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The Actuary The magazine of the Institute & Faculty of Actuaries

Technology: RSS and IFoA publish new ethical guidance on data science 

Data science – the rising use of large datasets for analysis and decision-making – is becoming of increasing interest with the growth of new data sources and increased computing power. 

© iStock
© iStock

As a result, the ethical significance of data science, and the implications for industries and the wider public, is constantly evolving. 

As data science methods become more common practice within statistical and actuarial fields, there are both opportunities and challenges for practitioners. Given these challenges and opportunities, the Royal Statistical Society (RSS) Data Science Section and the IFoA partnered to consider the practical and ethical implications of data science. They established a Joint Data Science Focus Group, which developed a practical guide for RSS and IFoA members, as well as data science practitioners, on the ethical use of data science. The guide was developed through engaging with practitioners around the UK, and builds upon existing tools and frameworks.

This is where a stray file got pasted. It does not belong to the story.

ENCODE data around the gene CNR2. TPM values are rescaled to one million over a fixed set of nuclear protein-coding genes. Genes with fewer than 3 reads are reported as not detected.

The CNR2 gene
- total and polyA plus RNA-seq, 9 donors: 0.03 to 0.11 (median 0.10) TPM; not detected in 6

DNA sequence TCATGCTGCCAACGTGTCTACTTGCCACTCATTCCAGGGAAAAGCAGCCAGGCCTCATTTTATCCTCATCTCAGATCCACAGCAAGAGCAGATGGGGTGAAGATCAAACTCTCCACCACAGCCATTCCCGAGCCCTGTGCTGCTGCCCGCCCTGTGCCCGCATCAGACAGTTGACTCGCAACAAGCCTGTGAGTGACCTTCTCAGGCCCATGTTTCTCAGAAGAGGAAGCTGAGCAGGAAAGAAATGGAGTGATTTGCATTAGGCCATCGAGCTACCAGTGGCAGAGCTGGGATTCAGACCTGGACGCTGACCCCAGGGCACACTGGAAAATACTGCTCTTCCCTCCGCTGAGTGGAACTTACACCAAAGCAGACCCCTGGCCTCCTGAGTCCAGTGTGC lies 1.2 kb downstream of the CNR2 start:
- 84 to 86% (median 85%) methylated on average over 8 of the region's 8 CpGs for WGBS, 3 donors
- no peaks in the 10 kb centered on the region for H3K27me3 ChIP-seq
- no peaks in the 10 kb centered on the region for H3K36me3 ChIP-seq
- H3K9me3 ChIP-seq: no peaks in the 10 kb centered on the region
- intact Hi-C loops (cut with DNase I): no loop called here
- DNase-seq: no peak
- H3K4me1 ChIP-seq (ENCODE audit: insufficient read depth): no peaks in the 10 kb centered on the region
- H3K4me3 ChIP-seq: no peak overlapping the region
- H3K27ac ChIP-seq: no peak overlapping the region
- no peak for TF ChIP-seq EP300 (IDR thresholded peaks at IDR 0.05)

This guide focuses on five broad principles of data ethics and ways of considering these within data science work: avoiding harm, supporting the value of data science for society, maintaining professional competence, increasing trustworthiness and maintaining accountability and oversight. 

John Taylor, president of the IFoA, and Deborah Ashby, president of the RSS (see interview,  p14), said: “By seeking to bring the core professional values and our commitment to the public interest, which lies at the heart of our respective professions to the field of AI and data science, our goal is to build public trust in the work that our members undertake through the application of data ethics.

“Created with practitioners in mind, this guide seeks to provide practical support to members on ethical practice. Structured around our five core ethical themes, the guide provides examples of common ethical challenges in the field and how they could be applied. We also provide a wealth of reference material, with links to a wide range of online tools, legal and regulatory reference points and a host of other practical resources on our websites.

“Although we’re sure that ethical theory and practice will continue to evolve in this fast-changing field, we’re pleased to be able to offer a strong framework for that evolution that aims to support the work of our members, maximise the benefits inherent in data science and protect the public interest.”

The guidance is freely available online at: bit.ly/2nKhG8E